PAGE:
Writers, Activists Reflect on Vidal Legacy

David Barsamian, the founder and director of Alternative Radio, once asked Gore Vidal how he wanted to be remembered. “Anybody who is stupid enough to want to be remembered deserves to be forgotten right now,” quipped the prominent writer.

Gore Vidal in 1977 at his home in Los Angeles. (Photo credit: AP)

The 86-year-old icon passed away on July 31. Whether he wanted to be remembered or not, he has made an indelible mark on America’s cultural and political landscape. Barsamian considers him a singular figure who, “coming from a background of privilege and power, nevertheless challenged many of the prevailing notions about Washington’s intentions and actions domestically and internationally.”

I asked Barsamian about Vidal’s legacy. “He was a student of history and incorporated his vast knowledge into a series of best-selling novels as well as political books. Referring to the U.S., he coined the phrase ‘the United States of Amnesia.’ He was deeply troubled by the erosion of freedom at home and the expansion of American imperialism around the world. He saw the two joined at the hip. To call him acerbic would be an understatement. He was, as they say in cricket, an all-arounder, someone who could play many positions and assume multiple roles.”

Vidal was a prolific writer, essayist, playwright, screenwriter, actor, and activist. He was also known for his wit:

“Fifty percent of people won’t vote, and fifty percent don’t read newspapers. I hope it’s the same fifty percent.”

“It is not enough to succeed. Others must fail.”

“Never have children, only grandchildren.”

“Our form of democracy is bribery, on the highest scale.”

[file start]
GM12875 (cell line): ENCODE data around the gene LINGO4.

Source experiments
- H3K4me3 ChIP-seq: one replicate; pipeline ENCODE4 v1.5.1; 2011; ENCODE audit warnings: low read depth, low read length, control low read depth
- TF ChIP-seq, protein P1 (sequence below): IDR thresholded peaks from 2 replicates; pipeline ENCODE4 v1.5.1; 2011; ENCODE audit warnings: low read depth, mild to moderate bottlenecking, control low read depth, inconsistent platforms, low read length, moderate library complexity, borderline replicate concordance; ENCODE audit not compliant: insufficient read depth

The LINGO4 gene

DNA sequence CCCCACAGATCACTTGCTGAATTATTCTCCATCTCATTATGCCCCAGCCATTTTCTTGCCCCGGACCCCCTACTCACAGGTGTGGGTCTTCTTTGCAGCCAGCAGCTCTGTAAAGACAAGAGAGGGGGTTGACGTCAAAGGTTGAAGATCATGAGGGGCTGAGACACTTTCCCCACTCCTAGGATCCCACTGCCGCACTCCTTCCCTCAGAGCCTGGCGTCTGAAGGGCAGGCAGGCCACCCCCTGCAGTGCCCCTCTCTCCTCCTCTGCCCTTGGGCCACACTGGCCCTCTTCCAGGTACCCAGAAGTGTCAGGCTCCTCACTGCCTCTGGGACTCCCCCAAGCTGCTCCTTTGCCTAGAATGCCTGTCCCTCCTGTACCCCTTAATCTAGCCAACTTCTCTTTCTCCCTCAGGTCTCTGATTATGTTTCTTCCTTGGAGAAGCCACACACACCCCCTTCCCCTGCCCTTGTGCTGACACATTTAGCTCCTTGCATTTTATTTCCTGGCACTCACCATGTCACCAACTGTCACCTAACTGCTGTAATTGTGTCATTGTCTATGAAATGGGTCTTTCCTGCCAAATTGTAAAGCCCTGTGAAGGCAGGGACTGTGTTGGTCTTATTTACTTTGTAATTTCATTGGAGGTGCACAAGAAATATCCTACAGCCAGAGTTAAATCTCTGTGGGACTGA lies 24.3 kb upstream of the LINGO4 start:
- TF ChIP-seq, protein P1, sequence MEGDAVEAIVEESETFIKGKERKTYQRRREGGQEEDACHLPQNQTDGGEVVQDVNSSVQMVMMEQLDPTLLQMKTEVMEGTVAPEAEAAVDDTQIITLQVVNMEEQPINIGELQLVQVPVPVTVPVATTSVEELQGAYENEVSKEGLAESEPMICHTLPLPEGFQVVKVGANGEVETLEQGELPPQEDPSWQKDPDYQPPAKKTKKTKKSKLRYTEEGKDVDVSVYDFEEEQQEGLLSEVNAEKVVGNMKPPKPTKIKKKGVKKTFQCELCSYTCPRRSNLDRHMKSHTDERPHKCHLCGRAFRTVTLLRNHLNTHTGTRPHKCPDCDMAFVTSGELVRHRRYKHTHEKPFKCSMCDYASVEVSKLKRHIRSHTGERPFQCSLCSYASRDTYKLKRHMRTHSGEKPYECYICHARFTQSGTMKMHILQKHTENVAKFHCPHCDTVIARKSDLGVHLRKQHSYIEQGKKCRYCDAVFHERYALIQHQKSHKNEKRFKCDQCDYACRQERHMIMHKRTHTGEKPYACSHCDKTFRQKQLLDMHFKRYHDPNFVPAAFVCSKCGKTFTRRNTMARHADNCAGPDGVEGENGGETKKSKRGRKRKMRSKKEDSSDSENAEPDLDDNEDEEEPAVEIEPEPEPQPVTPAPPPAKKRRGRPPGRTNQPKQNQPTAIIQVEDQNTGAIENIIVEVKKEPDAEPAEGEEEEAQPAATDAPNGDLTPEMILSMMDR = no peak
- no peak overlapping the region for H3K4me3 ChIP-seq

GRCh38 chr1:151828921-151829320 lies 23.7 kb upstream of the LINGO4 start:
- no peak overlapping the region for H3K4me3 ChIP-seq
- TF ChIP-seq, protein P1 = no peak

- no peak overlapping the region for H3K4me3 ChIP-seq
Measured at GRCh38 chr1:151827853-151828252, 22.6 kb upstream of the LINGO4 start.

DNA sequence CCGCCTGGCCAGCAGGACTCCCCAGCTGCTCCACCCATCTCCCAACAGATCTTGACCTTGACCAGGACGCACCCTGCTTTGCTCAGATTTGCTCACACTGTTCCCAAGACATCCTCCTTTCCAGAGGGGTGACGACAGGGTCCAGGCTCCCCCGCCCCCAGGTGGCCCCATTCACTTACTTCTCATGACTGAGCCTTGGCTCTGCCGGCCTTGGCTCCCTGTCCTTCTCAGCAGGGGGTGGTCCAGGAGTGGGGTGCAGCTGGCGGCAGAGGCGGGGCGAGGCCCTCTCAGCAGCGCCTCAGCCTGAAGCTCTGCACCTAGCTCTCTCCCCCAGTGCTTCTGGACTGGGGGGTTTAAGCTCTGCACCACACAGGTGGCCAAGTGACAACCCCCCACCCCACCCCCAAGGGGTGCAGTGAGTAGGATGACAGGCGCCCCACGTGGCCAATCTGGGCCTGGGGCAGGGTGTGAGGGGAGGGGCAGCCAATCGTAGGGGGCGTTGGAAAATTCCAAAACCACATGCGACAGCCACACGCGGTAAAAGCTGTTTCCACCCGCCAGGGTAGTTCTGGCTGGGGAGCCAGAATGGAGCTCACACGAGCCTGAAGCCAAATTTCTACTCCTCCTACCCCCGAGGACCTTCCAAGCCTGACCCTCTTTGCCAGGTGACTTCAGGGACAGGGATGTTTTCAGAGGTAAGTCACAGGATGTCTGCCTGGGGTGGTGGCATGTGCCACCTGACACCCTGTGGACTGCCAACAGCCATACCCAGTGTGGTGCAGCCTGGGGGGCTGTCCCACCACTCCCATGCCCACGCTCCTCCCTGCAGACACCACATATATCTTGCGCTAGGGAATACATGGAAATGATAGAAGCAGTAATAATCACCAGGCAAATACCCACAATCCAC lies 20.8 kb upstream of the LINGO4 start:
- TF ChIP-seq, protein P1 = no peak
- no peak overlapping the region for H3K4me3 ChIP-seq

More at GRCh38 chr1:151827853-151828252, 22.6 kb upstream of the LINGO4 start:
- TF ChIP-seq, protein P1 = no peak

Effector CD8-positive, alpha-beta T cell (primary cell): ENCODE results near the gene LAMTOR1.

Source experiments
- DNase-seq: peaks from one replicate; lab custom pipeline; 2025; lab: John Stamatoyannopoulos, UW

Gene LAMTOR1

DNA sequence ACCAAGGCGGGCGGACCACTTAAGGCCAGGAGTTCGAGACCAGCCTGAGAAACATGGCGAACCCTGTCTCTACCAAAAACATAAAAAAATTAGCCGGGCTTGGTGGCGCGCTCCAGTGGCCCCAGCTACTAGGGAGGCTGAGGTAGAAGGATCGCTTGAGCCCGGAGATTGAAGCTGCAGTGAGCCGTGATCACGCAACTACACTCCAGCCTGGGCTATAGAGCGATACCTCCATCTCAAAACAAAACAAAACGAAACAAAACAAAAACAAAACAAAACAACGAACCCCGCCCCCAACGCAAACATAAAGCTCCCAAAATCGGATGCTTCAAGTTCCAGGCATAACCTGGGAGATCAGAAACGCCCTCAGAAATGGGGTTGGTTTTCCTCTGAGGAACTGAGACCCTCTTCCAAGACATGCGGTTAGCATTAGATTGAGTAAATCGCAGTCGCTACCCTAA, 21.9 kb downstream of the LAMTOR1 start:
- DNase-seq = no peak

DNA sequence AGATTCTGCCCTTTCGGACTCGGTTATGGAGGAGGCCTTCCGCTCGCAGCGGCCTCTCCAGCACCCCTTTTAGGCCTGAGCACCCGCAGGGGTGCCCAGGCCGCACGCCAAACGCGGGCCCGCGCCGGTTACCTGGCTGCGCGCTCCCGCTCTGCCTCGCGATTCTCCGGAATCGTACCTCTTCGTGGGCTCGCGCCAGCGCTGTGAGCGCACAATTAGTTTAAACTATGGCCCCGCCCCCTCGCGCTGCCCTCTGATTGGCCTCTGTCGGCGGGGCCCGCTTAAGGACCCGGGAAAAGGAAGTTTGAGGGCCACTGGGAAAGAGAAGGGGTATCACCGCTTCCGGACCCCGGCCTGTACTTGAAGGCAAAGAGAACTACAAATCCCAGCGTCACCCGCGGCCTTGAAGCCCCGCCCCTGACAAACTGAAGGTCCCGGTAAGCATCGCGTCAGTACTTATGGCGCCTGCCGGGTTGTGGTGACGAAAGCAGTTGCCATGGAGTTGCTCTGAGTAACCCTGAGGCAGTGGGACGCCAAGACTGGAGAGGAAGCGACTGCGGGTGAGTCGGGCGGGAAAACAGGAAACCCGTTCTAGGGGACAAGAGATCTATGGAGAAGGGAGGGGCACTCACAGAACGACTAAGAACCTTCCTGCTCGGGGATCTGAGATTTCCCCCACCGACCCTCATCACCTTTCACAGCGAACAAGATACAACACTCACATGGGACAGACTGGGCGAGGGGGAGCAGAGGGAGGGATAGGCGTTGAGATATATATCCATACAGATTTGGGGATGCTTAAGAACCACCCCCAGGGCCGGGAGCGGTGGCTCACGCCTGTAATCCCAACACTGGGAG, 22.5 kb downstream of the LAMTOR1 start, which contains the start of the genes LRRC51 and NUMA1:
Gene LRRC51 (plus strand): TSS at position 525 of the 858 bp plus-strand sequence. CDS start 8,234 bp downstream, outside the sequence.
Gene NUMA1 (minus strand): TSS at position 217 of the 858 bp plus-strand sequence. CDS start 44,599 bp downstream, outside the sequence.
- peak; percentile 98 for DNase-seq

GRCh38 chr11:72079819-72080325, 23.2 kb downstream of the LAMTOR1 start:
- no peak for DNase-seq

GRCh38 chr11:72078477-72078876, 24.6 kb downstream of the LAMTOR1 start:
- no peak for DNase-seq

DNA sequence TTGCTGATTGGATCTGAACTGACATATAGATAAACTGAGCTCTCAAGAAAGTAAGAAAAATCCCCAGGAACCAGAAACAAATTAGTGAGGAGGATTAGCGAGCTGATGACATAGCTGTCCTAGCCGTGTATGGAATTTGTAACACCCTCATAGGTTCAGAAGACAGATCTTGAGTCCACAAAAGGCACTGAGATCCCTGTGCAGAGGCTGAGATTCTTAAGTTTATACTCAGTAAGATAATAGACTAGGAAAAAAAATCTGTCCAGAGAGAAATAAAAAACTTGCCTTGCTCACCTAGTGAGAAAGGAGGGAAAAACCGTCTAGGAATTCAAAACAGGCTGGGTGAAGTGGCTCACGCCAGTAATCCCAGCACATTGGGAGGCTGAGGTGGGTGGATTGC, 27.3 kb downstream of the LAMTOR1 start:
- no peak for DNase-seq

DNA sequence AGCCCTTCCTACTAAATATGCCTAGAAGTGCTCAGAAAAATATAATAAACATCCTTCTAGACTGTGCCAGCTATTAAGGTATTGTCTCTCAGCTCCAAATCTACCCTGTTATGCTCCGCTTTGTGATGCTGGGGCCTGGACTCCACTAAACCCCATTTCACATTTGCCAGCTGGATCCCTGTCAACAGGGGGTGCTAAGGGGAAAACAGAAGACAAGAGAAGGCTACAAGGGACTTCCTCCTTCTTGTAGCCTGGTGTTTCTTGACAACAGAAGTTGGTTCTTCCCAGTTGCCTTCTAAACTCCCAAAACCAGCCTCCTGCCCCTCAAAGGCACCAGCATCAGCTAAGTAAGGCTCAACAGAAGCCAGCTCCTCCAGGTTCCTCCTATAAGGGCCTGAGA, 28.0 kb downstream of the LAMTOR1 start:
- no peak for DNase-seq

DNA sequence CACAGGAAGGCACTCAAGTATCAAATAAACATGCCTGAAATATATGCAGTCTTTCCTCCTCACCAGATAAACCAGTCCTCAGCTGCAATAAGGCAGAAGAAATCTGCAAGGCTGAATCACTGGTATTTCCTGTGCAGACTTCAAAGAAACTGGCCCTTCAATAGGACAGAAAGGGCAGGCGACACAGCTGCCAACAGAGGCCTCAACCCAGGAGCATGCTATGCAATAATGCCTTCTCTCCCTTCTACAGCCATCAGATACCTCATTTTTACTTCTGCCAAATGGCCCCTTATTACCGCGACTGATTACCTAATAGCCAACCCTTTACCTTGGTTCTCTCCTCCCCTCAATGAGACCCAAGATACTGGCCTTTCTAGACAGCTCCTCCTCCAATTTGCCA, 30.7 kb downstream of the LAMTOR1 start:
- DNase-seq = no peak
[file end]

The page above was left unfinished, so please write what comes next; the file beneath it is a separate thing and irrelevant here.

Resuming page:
“There is no human problem which could not be solved if people would simply do as I advise.”

Novelist Nancy Kricorian remembers how she was first introduced to Vidal’s work. “When I was 16, I babysat for a European academic couple who was living in Watertown while the husband did a post-doctoral fellowship at MIT. It was in their home that I discovered a tattered paperback copy of Gore Vidal’s Myra Breckinridge, which I furtively read after the toddlers were tucked into their beds. Having been raised in the puritanical Armenian Evangelical Church, my eyebrows were up to my hairline as I turned the pages.”

Kricorian continued, “From this first introduction to Gore Vidal’s work to seeing a Broadway revival of his play ‘The Best Man’ only a few months ago, I have long admired the audacity and wit of this American iconoclast. In recent years, I have been inspired by his acerbic denunciations of American imperial adventures.”

Writer Ara Baliozian described Vidal as “brilliant, insightful, sharp, eminently readable, and thoroughly anti-establishment!”

Scholar and activist Dikran Kaligian noted, “Gore Vidal’s publications and speeches rejected the mainstream frame of discussion whether it was regarding Vietnam or the Cold War, Iraq or social justice. His novels looked at key periods in American history from a different perspective, reminding us of the progressive and left-wing movements that have always been important players in this country, but which have been whited-out of history books and current media reportage.”

Kaligian, who is the chair of the Armenians and Progressive Politics Conference to be held on Sept. 28-29 at Columbia University, added, “The issues of human rights and self-determination, historical injustice, and social democracy, which are so important to the Armenian people, were always prominent in Gore Vidal’s writings. He was a true public intellectual and will be sorely missed.”

Barsamian concurred. “We shan’t see the likes of him again very soon.”

Dr. Khatchig Mouradian

Dr. Khatchig Mouradian

Khatchig Mouradian is the Armenian and Georgian Area Specialist at the Library of Congress and a lecturer in Middle Eastern, South Asian, and African Studies at Columbia University. He also serves as Co-Principal Investigator of the project on Armenian Genocide Denial at the Global Institute for Advanced Studies, New York University. Mouradian is the author of The Resistance Network: The Armenian Genocide and Humanitarianism in Ottoman Syria, 1915-1918, published in 2021. The book has received the Syrian Studies Association “Honourable Mention 2021.” In 2020, Mouradian was awarded a Humanities War & Peace Initiative Grant from Columbia University. He is the co-editor of a forthcoming book on late-Ottoman history, and the editor of the peer-reviewed journal The Armenian Review.
Dr. Khatchig Mouradian

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